Synagogue Bnei Jacob in Champagne, Illinois, has caused a bit of stir in the Orthodox Jewish community. The board announced that it would encourage congregants to scream out loudly if a mistake was made when the Torah is read during the service.
The reader of the Torah during the service, referred to as the “Ba’al Koreh” reads an entire chapter from the Bible on the Sabbath. While Hebrew in a standard prayer book is equipped with a series of vowels making it easier to read, the Hebrew written in a Torah scroll is on parchment and contains no vowels. The Ba’al Koreh not only has to memorize the correct pronunciations, but a series of musical notes that accompany each word as well. The reading of the scroll is commonly known as “laining” and requires a lot a time and study as every word must be read correctly.
When mistakes are made, it is common for congregants to shout out the correct pronunciation of the word as they can follow along in prayer books that have the vowels attached making it easy to read. The practice however, seems quite strange since two men known as “Gabaaim” stand on either side of the reader there to help. That doesn’t seem to matter to Bnei Jacob as they have fully endorsed the congregation joining in. Rabbi Max Schneiderman claimed, “It’s been a tradition for years, that people who have not studied the reading get to scream out to the reader and make him feel like an idiot. We are a very traditional shul and want to keep that going.”
Some synagogues have recently embraced a policy of allowing the two Gabaaim to handle it, as they are usually more than capable, and can do it quietly right next to the reader, but Bnei Jacob has not embraced that practice. Long-time member Sharon Weiss had this to say: “I sit in the Women’s Section and don’t hear much of it anyway, so I don’t really care. My husband Morris goes in and out of naps during that period of the service, and when people scream when a mistake is made, it usually wakes him up, so I know he doesn’t like it either.”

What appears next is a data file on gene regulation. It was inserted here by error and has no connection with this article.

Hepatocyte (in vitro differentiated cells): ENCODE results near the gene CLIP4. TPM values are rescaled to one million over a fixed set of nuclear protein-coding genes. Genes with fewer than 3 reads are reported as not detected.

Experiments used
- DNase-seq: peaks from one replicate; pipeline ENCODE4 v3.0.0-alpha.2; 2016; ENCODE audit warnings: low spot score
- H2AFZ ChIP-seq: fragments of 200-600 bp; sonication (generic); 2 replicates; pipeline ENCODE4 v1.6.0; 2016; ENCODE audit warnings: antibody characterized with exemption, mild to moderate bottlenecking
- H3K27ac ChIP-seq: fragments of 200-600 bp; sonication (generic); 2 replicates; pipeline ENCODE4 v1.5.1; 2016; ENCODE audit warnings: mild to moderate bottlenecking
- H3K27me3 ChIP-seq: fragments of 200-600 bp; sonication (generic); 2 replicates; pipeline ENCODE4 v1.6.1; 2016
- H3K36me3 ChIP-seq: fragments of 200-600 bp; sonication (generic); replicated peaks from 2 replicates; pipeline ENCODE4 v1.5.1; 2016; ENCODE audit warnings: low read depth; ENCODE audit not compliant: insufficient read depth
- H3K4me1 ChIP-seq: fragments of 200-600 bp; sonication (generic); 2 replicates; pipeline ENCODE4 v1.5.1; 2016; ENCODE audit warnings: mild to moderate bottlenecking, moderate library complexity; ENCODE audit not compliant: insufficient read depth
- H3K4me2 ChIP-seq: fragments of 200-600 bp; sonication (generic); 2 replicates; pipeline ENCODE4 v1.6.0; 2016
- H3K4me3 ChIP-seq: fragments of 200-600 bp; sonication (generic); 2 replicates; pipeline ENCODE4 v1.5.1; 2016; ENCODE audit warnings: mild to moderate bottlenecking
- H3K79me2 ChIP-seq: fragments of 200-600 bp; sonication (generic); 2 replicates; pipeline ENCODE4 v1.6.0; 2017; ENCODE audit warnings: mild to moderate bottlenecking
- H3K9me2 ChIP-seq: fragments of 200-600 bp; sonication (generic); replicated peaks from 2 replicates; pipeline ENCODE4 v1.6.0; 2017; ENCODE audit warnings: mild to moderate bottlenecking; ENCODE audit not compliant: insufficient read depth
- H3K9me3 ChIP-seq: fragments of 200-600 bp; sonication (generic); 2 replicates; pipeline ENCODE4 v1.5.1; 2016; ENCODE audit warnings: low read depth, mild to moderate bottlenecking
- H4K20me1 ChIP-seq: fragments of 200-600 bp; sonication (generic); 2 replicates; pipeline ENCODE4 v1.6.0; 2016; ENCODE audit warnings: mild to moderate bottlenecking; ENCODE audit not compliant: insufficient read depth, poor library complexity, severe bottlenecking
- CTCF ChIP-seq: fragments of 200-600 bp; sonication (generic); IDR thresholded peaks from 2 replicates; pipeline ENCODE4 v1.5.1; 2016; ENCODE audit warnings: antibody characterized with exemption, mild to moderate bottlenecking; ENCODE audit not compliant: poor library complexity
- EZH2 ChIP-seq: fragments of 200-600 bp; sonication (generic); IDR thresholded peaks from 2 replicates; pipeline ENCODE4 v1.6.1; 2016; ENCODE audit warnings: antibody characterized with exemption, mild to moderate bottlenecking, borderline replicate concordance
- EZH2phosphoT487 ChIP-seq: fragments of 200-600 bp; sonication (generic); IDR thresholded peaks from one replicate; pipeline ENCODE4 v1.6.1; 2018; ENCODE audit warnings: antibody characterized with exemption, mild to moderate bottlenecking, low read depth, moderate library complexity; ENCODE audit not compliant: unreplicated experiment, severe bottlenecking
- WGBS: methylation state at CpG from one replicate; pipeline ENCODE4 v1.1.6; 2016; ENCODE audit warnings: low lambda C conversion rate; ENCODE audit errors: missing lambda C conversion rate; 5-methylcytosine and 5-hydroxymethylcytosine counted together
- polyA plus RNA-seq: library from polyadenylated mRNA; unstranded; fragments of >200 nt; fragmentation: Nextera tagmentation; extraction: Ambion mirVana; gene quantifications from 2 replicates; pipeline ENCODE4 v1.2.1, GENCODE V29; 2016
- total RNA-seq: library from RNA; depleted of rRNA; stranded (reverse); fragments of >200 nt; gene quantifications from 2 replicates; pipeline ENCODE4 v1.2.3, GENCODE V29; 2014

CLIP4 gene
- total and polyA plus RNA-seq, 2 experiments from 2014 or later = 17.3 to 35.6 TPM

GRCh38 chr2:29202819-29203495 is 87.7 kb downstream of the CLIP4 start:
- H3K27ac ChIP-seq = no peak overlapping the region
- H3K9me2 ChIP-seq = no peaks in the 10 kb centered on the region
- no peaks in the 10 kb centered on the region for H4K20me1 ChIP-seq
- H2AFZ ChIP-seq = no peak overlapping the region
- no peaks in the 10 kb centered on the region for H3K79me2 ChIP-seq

Some however, feel that it is appropriate and makes people better. Bar mitzvah age boys as young as thirteen are eligible to read from the Torah, and often feel pressure, but many feel that it is good for them. Marty Weiss, Executive Director of the Youth Department said, “Look, it’s fun and all to see how much you can rattle a kid if he makes a mistake, and some might think it’s insensitive, but I saw the movie Whiplash, and sometimes being tough is the best way to make sure the kid will do a better job in the future.”
While there have been a few cases of boys getting visibly upset, most congregants are sensitive enough to save the real scorn for the adults. Weiss went on to say,” Its not just letting the reader know that he’s made a mistake, but we get to talk about it afterwards at the Kiddush. ‘Did you hear Saul today? He stunk up the joint!’ That’s where the real fun comes in. We’re not gonna do that to a kid. So it’s always more fun when an adult does the laining.”
While most synagogues have leaned towards letting the Gabaaim handle corrections in recent years, Bnei Jacob says will continue the long tradition of congregants shouting out.